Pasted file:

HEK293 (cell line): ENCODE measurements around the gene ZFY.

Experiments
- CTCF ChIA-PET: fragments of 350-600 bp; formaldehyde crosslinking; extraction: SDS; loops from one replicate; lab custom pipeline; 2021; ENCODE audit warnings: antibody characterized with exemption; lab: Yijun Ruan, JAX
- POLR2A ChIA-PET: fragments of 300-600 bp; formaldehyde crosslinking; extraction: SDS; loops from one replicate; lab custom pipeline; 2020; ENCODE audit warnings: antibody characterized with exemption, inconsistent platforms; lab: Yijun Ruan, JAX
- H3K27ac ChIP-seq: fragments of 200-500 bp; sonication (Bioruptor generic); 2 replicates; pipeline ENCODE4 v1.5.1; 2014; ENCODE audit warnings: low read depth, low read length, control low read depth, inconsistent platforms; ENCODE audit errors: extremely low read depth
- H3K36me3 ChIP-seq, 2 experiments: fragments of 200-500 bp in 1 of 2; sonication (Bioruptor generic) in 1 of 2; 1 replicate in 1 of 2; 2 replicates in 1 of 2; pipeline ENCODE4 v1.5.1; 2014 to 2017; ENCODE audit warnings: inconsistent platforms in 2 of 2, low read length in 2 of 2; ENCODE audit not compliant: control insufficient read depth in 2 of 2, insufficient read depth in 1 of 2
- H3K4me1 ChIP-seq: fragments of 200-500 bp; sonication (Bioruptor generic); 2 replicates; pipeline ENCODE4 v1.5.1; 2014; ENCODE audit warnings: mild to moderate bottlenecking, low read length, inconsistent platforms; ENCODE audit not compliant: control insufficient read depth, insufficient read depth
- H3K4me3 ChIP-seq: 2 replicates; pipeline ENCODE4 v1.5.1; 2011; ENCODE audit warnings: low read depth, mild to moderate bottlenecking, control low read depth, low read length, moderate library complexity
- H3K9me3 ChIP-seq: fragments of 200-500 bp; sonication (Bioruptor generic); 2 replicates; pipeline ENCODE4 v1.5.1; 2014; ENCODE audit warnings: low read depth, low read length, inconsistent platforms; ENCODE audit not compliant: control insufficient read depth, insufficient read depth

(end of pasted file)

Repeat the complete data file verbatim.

HEK293 (cell line): ENCODE measurements around the gene ZFY.

Experiments
- CTCF ChIA-PET: fragments of 350-600 bp; formaldehyde crosslinking; extraction: SDS; loops from one replicate; lab custom pipeline; 2021; ENCODE audit warnings: antibody characterized with exemption; lab: Yijun Ruan, JAX
- POLR2A ChIA-PET: fragments of 300-600 bp; formaldehyde crosslinking; extraction: SDS; loops from one replicate; lab custom pipeline; 2020; ENCODE audit warnings: antibody characterized with exemption, inconsistent platforms; lab: Yijun Ruan, JAX
- H3K27ac ChIP-seq: fragments of 200-500 bp; sonication (Bioruptor generic); 2 replicates; pipeline ENCODE4 v1.5.1; 2014; ENCODE audit warnings: low read depth, low read length, control low read depth, inconsistent platforms; ENCODE audit errors: extremely low read depth
- H3K36me3 ChIP-seq, 2 experiments: fragments of 200-500 bp in 1 of 2; sonication (Bioruptor generic) in 1 of 2; 1 replicate in 1 of 2; 2 replicates in 1 of 2; pipeline ENCODE4 v1.5.1; 2014 to 2017; ENCODE audit warnings: inconsistent platforms in 2 of 2, low read length in 2 of 2; ENCODE audit not compliant: control insufficient read depth in 2 of 2, insufficient read depth in 1 of 2
- H3K4me1 ChIP-seq: fragments of 200-500 bp; sonication (Bioruptor generic); 2 replicates; pipeline ENCODE4 v1.5.1; 2014; ENCODE audit warnings: mild to moderate bottlenecking, low read length, inconsistent platforms; ENCODE audit not compliant: control insufficient read depth, insufficient read depth
- H3K4me3 ChIP-seq: 2 replicates; pipeline ENCODE4 v1.5.1; 2011; ENCODE audit warnings: low read depth, mild to moderate bottlenecking, control low read depth, low read length, moderate library complexity
- H3K9me3 ChIP-seq: fragments of 200-500 bp; sonication (Bioruptor generic); 2 replicates; pipeline ENCODE4 v1.5.1; 2014; ENCODE audit warnings: low read depth, low read length, inconsistent platforms; ENCODE audit not compliant: control insufficient read depth, insufficient read depth